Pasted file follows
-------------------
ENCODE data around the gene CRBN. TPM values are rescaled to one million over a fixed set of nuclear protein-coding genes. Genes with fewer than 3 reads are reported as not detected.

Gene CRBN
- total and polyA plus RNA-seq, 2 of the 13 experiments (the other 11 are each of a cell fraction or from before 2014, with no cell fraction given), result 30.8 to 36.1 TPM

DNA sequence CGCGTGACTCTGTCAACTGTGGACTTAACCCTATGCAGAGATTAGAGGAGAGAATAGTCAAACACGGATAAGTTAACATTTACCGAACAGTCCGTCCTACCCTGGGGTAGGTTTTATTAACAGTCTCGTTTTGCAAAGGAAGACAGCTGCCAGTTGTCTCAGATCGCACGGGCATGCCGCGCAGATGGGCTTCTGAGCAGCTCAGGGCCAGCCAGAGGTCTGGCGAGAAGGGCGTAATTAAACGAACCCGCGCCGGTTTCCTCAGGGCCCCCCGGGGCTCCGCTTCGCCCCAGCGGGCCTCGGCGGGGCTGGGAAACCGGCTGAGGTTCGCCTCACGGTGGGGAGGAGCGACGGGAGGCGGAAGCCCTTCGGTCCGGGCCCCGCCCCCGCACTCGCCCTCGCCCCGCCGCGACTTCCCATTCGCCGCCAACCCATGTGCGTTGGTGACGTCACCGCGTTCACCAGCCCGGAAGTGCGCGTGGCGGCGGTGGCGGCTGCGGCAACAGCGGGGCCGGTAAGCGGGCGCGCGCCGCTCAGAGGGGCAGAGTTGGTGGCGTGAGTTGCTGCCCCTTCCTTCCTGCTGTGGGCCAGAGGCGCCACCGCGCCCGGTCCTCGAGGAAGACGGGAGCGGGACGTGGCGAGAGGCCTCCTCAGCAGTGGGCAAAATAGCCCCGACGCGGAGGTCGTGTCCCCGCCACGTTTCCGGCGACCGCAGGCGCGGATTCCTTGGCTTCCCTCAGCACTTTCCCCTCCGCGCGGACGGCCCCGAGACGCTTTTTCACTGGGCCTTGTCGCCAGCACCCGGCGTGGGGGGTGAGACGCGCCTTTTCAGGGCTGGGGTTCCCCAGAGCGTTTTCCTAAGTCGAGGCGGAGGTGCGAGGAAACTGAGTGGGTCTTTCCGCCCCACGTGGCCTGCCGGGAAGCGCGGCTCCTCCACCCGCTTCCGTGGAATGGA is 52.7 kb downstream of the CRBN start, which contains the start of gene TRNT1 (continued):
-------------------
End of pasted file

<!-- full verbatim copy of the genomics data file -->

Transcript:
ENCODE data around the gene CRBN. TPM values are rescaled to one million over a fixed set of nuclear protein-coding genes. Genes with fewer than 3 reads are reported as not detected.

Gene CRBN
- total and polyA plus RNA-seq, 2 of the 13 experiments (the other 11 are each of a cell fraction or from before 2014, with no cell fraction given), result 30.8 to 36.1 TPM

DNA sequence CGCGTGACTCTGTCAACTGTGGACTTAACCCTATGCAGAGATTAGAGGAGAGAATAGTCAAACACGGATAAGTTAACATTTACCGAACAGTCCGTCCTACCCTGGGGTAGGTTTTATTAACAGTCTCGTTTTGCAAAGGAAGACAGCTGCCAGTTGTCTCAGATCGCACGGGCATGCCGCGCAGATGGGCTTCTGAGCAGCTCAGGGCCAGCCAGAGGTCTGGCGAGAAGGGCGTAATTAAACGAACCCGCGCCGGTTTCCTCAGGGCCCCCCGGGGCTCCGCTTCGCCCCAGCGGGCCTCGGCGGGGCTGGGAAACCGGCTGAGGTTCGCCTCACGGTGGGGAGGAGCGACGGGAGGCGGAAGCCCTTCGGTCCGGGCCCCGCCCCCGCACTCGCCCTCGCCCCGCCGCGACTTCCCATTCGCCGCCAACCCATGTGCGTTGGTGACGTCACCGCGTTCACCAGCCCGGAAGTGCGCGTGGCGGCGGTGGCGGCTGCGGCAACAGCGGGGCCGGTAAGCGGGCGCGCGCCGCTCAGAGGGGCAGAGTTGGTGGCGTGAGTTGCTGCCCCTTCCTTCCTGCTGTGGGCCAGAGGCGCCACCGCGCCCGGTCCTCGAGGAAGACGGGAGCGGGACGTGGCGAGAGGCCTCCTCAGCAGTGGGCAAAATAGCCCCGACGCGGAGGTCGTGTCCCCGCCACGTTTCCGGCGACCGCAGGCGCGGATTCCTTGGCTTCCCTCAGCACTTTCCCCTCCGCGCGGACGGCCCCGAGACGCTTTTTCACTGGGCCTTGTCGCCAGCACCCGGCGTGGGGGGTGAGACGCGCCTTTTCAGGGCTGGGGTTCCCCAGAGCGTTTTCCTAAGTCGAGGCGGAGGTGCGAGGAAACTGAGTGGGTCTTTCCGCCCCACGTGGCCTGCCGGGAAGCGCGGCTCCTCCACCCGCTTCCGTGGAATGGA is 52.7 kb downstream of the CRBN start, which contains the start of gene TRNT1 (continued):